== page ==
Review: Us

Us, David Nicholls

Amanda

Hardcover, 400 pages

Published September 30th 2014 by Hodder & Stoughton

Source: E-ARC from Edelweiss

21423525

From Goodreads…

‘I was looking forward to us growing old together. Me and you, growing old and dying together.’

‘Douglas, who in their right mind would look forward to that?’

Douglas Petersen understands his wife’s need to ‘rediscover herself’ now that their son is leaving home.

He just thought they’d be doing their rediscovering together.

So when Connie announces that she will be leaving, too, he resolves to make their last family holiday into the trip of a lifetime: one that will draw the three of them closer, and win the respect of his son. One that will make Connie fall in love with him all over again.

The hotels are booked, the tickets bought, the itinerary planned and printed.

What could possibly go wrong?

After reading the synopsis for Us I was kind of afraid this was going to be a depressing novel.  I am so happy that I was wrong.  With the ending line of the description “what could possibly go wrong?” I also feared it would be a farce.  Again, I was wrong.  What Us was in the end was an honest and touching look at a marriage over time and over a family who loves each other despite their differences.  This was a reminder that not every couple may be happier together, no matter how much they love each other.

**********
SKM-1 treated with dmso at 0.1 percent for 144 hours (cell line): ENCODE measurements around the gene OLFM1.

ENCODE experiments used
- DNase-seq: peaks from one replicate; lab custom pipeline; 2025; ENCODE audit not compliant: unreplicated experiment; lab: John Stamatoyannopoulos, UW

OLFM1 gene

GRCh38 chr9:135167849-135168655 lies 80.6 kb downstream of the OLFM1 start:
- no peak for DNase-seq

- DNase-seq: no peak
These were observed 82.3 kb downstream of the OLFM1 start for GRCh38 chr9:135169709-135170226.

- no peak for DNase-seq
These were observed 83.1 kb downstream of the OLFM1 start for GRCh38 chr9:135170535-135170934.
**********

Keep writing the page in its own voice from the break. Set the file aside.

As the Petersen’s leave for their Grand Tour of Europe Douglas takes a look back at his life with Connie.  From the day they met, their wedding and the early cracks in their marriage, to the childhood of their son Albie.  Douglas describes Albie– “nicknamed Egg, to whom I am devoted, but who sometimes regards me with a pure and concentrated disdain, filling me with so much sadness and regret that I can barely speak.”  Can’t you just see that look?

Douglas and Connie are a mismatch of a couple.  She’s a free-spirited artist and Douglas is a straight-laced biochemist.  Albie follows much more closely in Connie’s footsteps to Douglas’ dismay.  Douglas wants Albie to be prepared for the future and able to fend for himself financially.  Poor Albie only sees criticism when Douglas tries to encourage him.  An epic fight over breakfast leads to Douglas wondering if he will ever repair his relationship with his son.  The lengths Douglas goes to do become a bit farcical, but are still sweet and a sign of his determination to be a good parent.

As the reader views Douglas and Connie’s marriage over the years you will not be surprised to when Connie tells Douglas the end is near.  In their case opposites attracted, but their differences also wedge firmly in between them.  But when you read the love that they have had between them you won’t want it to be over either.  I loved this look both into a marriage and into a father trying to understand his son.  This was a beautiful written book and I will definitely be seeking out Nicholls’ past work.

5 stars!

All quotes were taken from an uncorrected galley proof subject to change in the final edition

Thank you Harper Collins and Edelweiss for this advance copy in exchange for an honest opinion!

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